Aaaaaaaaxb – Beyond The Pillars Of Hercules
Unearthed and previously unissued 2013 album by the strangely monikered Cordelia Records outfit Aaaaaaaaxb, who according to the sleeve note were a 10 piece group made up of now deceased band members nearly all called Alan. Or perhaps Aaaaaaaaxb are yet another outlet for the work of another Alan, Mr Jenkins of Deep Freeze Mice/The Creams renown? LTW’s Ian Canty examines the various Als and friends’ strange activities…
To start with, what’s in a name? Aaaaaaaaxb certainly would be at the start of the Yellow Pages if you were looking to hire a weirdo experimental surf music/art/jazz rock band for a function, but other than the fact that the repetition of the letter “a” may refer to the number of people called Alan in the band, it reveals practically nothing about their intent or origins.
Alans Withington, Feldman, Holzman, Perdito and Craine are named as being among the 10 members of Aaaaaaaaxb in the sleeve note and it also states there that they all now seem to be deceased. But other than that anything in the way of hard facts about them are difficult to glean. The only other thing to mention is that the release of this LP was apparently the subject of a protracted legal process, though it might pay to have a pinch of salt on hand at this juncture.
As this album is released by Cordelia Records, the unknown nature of this oddly named outfit does rather point in the direction of the imprint’s supremo, Alan Jenkins. Another possible clue lay on the only previously available Aaaaaaaaxb release, The Best Of, which was released on Cordelia in 2017. The third track contained therein is entitled Onion Light Over Pig Country, also the name of Jenkins’ recent album (reviewed here). So there appears to be a case to claim that this is an Alan Jenkins project, though nothing in the way of definitive proof.
The speculation over the band’s personnel may have to continue, so let us move on to the music itself. What Beyond The Pillars Of Hercules consists of is thirty separate tracks, which are for the most part instrumental. Some are fragments, being mere wafts of noise and music, but others are far more full-blown. All however retain the project’s strange qualities. The sonic palette runs from art rock to Shadows-style guitar twanging and jazzy art rock with a splash of musique concrète here and there to add to the overall rum nature of of the collection.
Language Band begins Beyond The Pillars Of Hercules in a sinister fashion, with organ, clicking sounds, low breathing and ominous wordless chants. There’s the first flash of Jenkins’ trademark ESM on The Dog Is Under The Sun, which gets a topping of off-key, jazz rock sax. Synth washes turn up at the onset of quirky surf-tinged number Beachcombers On the Shore Of The Unnatural, which is a pleasing headlong rush of a tune.
Home On The Knud Rasmussen Range builds a cool atmosphere with the assistance of some keyboard drones and the title track which comes next is a prime weird-out. Water sounds and lo-fi radio wave and beep samples provide the introduction here, before a languid, near space rock tune emerges. This is probably as near to the mainstream Aaaaaaaaxb get, still not too close though. Starting with beatbox rhythms, the brief Chemistry gives us our first clear hearing of a human voice and this one segues neatly into Diving Equipment, an ultra-fast chimes and percussion driven ESM piece, which also has some airplane nosedive sound effects.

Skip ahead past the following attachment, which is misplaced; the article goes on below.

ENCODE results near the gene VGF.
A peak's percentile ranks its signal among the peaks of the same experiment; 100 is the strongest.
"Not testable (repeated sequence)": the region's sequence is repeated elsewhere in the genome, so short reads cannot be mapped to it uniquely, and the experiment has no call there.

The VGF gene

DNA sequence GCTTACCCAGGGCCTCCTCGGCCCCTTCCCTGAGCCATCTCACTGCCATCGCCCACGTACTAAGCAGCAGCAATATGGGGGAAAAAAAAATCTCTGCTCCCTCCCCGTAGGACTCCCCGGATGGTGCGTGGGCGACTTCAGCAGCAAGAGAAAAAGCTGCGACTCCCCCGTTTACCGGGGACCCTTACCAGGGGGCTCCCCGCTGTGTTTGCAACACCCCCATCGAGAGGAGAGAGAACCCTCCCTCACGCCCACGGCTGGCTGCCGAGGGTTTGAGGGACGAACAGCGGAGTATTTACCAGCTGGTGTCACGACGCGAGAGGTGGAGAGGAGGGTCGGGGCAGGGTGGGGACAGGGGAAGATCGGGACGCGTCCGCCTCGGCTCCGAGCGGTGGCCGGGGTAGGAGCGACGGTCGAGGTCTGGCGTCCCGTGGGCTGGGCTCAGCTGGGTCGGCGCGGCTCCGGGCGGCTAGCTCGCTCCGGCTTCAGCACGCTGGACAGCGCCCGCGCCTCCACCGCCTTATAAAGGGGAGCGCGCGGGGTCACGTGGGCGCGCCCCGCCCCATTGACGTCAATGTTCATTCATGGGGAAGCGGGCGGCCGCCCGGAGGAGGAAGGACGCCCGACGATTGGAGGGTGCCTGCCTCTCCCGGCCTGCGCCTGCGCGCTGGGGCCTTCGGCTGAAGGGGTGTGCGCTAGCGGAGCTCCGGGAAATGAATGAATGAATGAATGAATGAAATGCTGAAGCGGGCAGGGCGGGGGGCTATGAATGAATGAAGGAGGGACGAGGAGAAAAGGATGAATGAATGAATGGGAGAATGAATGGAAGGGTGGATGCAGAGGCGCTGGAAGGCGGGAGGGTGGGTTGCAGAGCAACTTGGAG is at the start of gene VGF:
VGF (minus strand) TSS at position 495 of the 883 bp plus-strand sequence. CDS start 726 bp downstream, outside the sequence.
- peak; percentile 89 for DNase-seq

Avant garde jazz madness dominates Getting Tested For Ape Hair, mad fast squelching electronics and loud clangs slowly being usurped by gentle and lyrical guitar. There’s a lot to take in with Aaaaaaaaxb, they pack even their shorter offerings with a host of ideas. Grood Trunk Earth(?) follows with even a bit of soul organ hoover and some r&b guitar soloing. We’re back on firmer, ESM territory initially on The World Of The Christmas Frigate Bird, which features some great splashing cymbals, before a flute, strings and bird tweets take it somewhere else entirely.
The percussion on this record is always spot on, that’s one of the pleasing things about Alan Jenkins’ work – he always gets the basics right before applying his one of a kind vision – take the prime folk rock of Ecco la sua Minestra for example. We have to wait until track 29 for the first proper vocal on the album and even then it is backwards! On Ghetoisation (their spelling) Of History it certainly wasn’t provided by an Alan either, as to my ears it was definitely a female voice. Finally Other LANs seems to hark back to Language Band, completing the circle so to speak.
Newcomers to Alan Jenkins’ work are probably best directed to his recent solo offerings and recordings with The Deep Freeze Mice and The Creams as means of an introduction, rather than Beyond The Pillars Of Hercules. However seasoned AJ followers will welcome another burst of enigmatic creativity from the maestro himself. Long may he have us running round in mental circles!
All words by Ian Canty – see his author profile here